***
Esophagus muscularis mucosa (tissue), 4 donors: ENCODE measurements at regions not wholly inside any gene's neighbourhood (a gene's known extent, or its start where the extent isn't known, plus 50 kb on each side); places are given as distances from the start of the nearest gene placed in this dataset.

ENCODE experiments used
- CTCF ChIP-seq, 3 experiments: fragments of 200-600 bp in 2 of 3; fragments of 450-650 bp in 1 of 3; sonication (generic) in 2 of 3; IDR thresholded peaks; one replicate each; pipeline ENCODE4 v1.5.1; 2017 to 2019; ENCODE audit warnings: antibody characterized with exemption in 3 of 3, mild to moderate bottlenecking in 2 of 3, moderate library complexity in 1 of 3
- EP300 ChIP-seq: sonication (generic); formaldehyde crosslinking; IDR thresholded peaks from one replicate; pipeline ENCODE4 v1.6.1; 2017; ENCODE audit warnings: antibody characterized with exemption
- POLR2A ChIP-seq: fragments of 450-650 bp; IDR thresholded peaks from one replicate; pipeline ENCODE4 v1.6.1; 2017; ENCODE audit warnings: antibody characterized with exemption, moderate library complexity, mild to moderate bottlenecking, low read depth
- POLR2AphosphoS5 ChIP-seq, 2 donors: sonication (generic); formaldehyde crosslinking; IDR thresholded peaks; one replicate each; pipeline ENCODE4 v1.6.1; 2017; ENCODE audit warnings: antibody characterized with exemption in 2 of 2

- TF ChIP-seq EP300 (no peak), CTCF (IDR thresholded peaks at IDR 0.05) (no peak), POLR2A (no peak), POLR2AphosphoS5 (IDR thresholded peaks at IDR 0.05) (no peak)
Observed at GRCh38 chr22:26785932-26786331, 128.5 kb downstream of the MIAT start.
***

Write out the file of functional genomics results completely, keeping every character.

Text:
Esophagus muscularis mucosa (tissue), 4 donors: ENCODE measurements at regions not wholly inside any gene's neighbourhood (a gene's known extent, or its start where the extent isn't known, plus 50 kb on each side); places are given as distances from the start of the nearest gene placed in this dataset.

ENCODE experiments used
- CTCF ChIP-seq, 3 experiments: fragments of 200-600 bp in 2 of 3; fragments of 450-650 bp in 1 of 3; sonication (generic) in 2 of 3; IDR thresholded peaks; one replicate each; pipeline ENCODE4 v1.5.1; 2017 to 2019; ENCODE audit warnings: antibody characterized with exemption in 3 of 3, mild to moderate bottlenecking in 2 of 3, moderate library complexity in 1 of 3
- EP300 ChIP-seq: sonication (generic); formaldehyde crosslinking; IDR thresholded peaks from one replicate; pipeline ENCODE4 v1.6.1; 2017; ENCODE audit warnings: antibody characterized with exemption
- POLR2A ChIP-seq: fragments of 450-650 bp; IDR thresholded peaks from one replicate; pipeline ENCODE4 v1.6.1; 2017; ENCODE audit warnings: antibody characterized with exemption, moderate library complexity, mild to moderate bottlenecking, low read depth
- POLR2AphosphoS5 ChIP-seq, 2 donors: sonication (generic); formaldehyde crosslinking; IDR thresholded peaks; one replicate each; pipeline ENCODE4 v1.6.1; 2017; ENCODE audit warnings: antibody characterized with exemption in 2 of 2

- TF ChIP-seq EP300 (no peak), CTCF (IDR thresholded peaks at IDR 0.05) (no peak), POLR2A (no peak), POLR2AphosphoS5 (IDR thresholded peaks at IDR 0.05) (no peak)
Observed at GRCh38 chr22:26785932-26786331, 128.5 kb downstream of the MIAT start.